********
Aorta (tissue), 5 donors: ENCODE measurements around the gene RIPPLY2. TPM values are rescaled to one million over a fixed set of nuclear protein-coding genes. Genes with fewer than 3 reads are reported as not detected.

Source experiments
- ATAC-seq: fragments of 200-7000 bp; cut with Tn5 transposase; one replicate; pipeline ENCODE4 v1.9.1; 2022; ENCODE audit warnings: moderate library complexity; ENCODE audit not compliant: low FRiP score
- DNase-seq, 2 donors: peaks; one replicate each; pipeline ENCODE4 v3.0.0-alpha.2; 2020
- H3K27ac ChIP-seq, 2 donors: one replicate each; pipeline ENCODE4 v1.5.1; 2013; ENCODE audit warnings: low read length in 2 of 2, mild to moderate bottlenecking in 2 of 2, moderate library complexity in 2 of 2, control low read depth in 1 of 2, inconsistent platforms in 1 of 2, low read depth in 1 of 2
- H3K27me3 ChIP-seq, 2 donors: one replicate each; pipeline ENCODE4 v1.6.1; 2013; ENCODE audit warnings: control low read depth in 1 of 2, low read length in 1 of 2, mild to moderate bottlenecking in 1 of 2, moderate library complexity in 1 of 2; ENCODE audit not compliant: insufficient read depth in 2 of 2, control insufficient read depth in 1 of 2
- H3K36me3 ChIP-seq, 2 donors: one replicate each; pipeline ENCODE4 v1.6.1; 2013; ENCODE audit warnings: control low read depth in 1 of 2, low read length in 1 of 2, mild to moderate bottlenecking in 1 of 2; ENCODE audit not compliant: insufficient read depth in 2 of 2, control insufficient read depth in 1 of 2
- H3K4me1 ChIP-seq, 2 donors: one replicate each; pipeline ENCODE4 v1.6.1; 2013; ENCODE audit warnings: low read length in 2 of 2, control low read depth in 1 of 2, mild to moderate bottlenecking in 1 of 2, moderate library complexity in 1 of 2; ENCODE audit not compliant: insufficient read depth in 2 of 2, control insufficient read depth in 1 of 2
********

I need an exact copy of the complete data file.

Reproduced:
Aorta (tissue), 5 donors: ENCODE measurements around the gene RIPPLY2. TPM values are rescaled to one million over a fixed set of nuclear protein-coding genes. Genes with fewer than 3 reads are reported as not detected.

Source experiments
- ATAC-seq: fragments of 200-7000 bp; cut with Tn5 transposase; one replicate; pipeline ENCODE4 v1.9.1; 2022; ENCODE audit warnings: moderate library complexity; ENCODE audit not compliant: low FRiP score
- DNase-seq, 2 donors: peaks; one replicate each; pipeline ENCODE4 v3.0.0-alpha.2; 2020
- H3K27ac ChIP-seq, 2 donors: one replicate each; pipeline ENCODE4 v1.5.1; 2013; ENCODE audit warnings: low read length in 2 of 2, mild to moderate bottlenecking in 2 of 2, moderate library complexity in 2 of 2, control low read depth in 1 of 2, inconsistent platforms in 1 of 2, low read depth in 1 of 2
- H3K27me3 ChIP-seq, 2 donors: one replicate each; pipeline ENCODE4 v1.6.1; 2013; ENCODE audit warnings: control low read depth in 1 of 2, low read length in 1 of 2, mild to moderate bottlenecking in 1 of 2, moderate library complexity in 1 of 2; ENCODE audit not compliant: insufficient read depth in 2 of 2, control insufficient read depth in 1 of 2
- H3K36me3 ChIP-seq, 2 donors: one replicate each; pipeline ENCODE4 v1.6.1; 2013; ENCODE audit warnings: control low read depth in 1 of 2, low read length in 1 of 2, mild to moderate bottlenecking in 1 of 2; ENCODE audit not compliant: insufficient read depth in 2 of 2, control insufficient read depth in 1 of 2
- H3K4me1 ChIP-seq, 2 donors: one replicate each; pipeline ENCODE4 v1.6.1; 2013; ENCODE audit warnings: low read length in 2 of 2, control low read depth in 1 of 2, mild to moderate bottlenecking in 1 of 2, moderate library complexity in 1 of 2; ENCODE audit not compliant: insufficient read depth in 2 of 2, control insufficient read depth in 1 of 2